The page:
A microcosmic case in point is this week's row over national insurance. The handling was bad. Peter Mandelson shouldn't have opened a flank by saying the business leaders had been "deceived" into signing their round robin. Much better simply to point out that they were acting in accordance with their own financial interests but that it was Labour's job to govern for the country's. It might have been unwise – though probably true – to add that the business leaders were also acting in what they perceived to be their political interests, flocking to the party they presumed would win the election.

Maybe, although this is much more doubtful, it would have been better not to have a Budget at all. But the substance of the policy in Alistair Darling's Budget was not the problem (which is one reason it has been backed by the Liberal Democrats); taxes indeed need to be put up and national insurance was more progressive than the steep rise in VAT that was the alternative, and will almost certainly be imposed by a Conservative government – to the fury of the retail industry, among others.

Labour will hope, of course, that for all his communication skills – and Cameron looks very formidable indeed to anyone who has not seen him as leader before – he will in the end prove to be Neil Kinnock in 1992. And that Cameron and Osborne will be confronted, as Kinnock was over his party's tax-and-spend policies, by an irresistible onslaught on the credibility of their pledges to cut debt, protect vital services and reduce taxes all at once. That's the hope. The fear is instead that it will be a repeat of another precedent, 1964, when a brilliant political communicator, Harold Wilson, (just) beat Alec Douglas-Home, yet another Prime Minister who took office at the end of a long period of his party's rule, who was of an altogether older generation, and who was not nearly as television-friendly as his opponent. That was arguably the last time a government fell without inflicting a clear-cut disaster on itself; indeed just as in the recent past, the only real crisis had been over the leadership itself, with several of the party's most senior figures convinced they were entering the election with the wrong man.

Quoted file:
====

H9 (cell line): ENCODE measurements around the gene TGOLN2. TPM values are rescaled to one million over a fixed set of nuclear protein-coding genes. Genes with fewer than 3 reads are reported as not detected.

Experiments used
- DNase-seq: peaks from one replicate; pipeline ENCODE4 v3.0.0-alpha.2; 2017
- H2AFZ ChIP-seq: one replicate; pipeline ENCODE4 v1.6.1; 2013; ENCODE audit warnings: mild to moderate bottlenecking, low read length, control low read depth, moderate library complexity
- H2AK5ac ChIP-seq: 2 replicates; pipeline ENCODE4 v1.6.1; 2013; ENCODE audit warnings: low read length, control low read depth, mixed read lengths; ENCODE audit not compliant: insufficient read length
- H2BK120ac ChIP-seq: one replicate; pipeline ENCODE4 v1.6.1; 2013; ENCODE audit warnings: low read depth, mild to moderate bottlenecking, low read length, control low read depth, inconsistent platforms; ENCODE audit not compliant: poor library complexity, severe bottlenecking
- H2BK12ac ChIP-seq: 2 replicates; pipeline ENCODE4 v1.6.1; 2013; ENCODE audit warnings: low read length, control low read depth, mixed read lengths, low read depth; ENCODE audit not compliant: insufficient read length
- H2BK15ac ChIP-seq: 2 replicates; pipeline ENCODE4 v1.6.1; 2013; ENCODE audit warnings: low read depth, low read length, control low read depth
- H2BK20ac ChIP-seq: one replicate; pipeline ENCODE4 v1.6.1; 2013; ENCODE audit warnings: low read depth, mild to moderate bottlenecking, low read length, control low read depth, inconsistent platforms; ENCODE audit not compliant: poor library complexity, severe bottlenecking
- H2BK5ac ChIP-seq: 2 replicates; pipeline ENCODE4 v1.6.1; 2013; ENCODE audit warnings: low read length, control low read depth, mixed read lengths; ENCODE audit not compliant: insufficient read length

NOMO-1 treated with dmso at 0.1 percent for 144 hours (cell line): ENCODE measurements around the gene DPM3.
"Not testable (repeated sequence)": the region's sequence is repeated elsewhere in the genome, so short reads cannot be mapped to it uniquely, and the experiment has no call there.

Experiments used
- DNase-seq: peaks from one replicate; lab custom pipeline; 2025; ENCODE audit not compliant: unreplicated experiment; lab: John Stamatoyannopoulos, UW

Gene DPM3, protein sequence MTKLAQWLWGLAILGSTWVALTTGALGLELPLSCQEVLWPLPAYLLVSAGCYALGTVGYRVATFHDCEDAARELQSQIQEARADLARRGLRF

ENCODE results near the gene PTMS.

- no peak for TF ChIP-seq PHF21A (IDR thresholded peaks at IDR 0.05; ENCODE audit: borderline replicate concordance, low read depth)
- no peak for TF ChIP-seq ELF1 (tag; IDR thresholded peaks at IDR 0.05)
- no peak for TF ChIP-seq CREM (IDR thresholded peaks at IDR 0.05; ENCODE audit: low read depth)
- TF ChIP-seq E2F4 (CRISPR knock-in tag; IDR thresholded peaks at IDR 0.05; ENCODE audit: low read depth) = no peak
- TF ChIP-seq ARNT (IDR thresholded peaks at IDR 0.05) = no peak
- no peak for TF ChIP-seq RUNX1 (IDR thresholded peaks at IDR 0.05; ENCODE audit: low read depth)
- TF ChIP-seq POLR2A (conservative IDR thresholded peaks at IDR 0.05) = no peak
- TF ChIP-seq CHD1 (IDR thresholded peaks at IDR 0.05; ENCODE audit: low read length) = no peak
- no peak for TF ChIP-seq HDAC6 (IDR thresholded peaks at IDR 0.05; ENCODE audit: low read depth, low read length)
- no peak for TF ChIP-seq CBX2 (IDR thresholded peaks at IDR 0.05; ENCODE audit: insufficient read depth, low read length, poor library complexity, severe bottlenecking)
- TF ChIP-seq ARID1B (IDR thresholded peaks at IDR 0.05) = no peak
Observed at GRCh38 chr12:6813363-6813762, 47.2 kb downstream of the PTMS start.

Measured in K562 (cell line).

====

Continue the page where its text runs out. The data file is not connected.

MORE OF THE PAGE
Brown does have a story, if he can tell it. Which is that after a world financial crisis which has made Keynesians of us all, which called into question the sacred texts of deregulation, which made it respectable to talk about capping bonuses, and which left a few prominent businessmen suggesting that shareholder value may not be the paramount measure it once was, Labour – despite its past sins – "gets" what is needed for the times, in a way that the Tories, for all Cameron's impressive social modernity, don't. There was a hint of this in Mandelson's speech this week, which combined an apology for being too unregulatory in New Labour's early days with a paean of praise to government intervention in industry. It was one that it was hard to imagine him delivering nine years ago and was only half jokingly described by one cabinet member as "full red-blooded social democracy". Whether this can yet work, it's still impossible to know. What isn't is that this election will be a hell of a lot more interesting than 2001.